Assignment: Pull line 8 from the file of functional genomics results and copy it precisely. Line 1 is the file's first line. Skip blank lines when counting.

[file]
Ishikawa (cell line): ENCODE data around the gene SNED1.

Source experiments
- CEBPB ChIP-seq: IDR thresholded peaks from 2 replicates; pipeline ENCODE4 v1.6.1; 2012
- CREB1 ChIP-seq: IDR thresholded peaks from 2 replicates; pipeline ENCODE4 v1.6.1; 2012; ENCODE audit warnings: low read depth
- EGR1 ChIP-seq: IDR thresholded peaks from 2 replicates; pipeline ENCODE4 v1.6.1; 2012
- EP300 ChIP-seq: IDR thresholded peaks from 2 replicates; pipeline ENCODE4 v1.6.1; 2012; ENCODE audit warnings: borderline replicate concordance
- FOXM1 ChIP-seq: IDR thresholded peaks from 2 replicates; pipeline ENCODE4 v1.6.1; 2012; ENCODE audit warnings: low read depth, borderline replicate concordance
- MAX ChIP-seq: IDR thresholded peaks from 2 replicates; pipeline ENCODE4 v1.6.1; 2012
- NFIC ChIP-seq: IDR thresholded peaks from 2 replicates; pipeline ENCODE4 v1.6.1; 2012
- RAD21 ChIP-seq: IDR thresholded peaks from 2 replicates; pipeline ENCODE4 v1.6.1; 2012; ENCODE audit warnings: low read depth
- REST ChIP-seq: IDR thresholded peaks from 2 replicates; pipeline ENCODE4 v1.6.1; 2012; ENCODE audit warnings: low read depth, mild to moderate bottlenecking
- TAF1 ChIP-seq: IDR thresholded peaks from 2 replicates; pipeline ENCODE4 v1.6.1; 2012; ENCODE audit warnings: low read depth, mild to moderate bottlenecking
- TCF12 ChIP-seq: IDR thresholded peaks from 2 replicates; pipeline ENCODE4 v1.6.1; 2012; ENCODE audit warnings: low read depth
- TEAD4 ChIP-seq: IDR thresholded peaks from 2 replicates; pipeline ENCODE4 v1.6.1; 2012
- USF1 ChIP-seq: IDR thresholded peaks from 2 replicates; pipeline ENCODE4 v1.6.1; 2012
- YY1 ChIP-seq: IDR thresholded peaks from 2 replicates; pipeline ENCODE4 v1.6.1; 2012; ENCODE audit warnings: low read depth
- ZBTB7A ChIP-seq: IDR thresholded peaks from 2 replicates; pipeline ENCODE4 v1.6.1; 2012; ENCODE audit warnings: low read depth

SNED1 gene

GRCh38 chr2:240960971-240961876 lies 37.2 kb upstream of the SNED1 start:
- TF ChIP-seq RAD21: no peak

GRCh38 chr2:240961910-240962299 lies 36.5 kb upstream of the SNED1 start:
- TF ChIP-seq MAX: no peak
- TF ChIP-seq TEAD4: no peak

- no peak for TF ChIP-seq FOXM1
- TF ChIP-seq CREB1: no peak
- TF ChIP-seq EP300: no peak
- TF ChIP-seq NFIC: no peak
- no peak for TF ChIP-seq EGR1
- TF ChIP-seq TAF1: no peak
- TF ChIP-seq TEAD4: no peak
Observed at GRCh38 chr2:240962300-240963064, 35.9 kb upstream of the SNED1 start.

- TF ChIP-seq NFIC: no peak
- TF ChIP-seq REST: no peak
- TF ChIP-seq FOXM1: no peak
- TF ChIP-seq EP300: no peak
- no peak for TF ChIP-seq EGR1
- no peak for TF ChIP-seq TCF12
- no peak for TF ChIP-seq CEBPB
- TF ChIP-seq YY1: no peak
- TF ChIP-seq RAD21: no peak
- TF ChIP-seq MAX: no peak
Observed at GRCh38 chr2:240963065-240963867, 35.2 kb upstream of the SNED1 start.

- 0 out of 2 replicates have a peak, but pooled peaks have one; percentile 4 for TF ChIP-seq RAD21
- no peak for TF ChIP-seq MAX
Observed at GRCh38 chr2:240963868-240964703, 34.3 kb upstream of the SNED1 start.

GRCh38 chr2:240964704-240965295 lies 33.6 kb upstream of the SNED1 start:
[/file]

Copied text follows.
- MAX ChIP-seq: IDR thresholded peaks from 2 replicates; pipeline ENCODE4 v1.6.1; 2012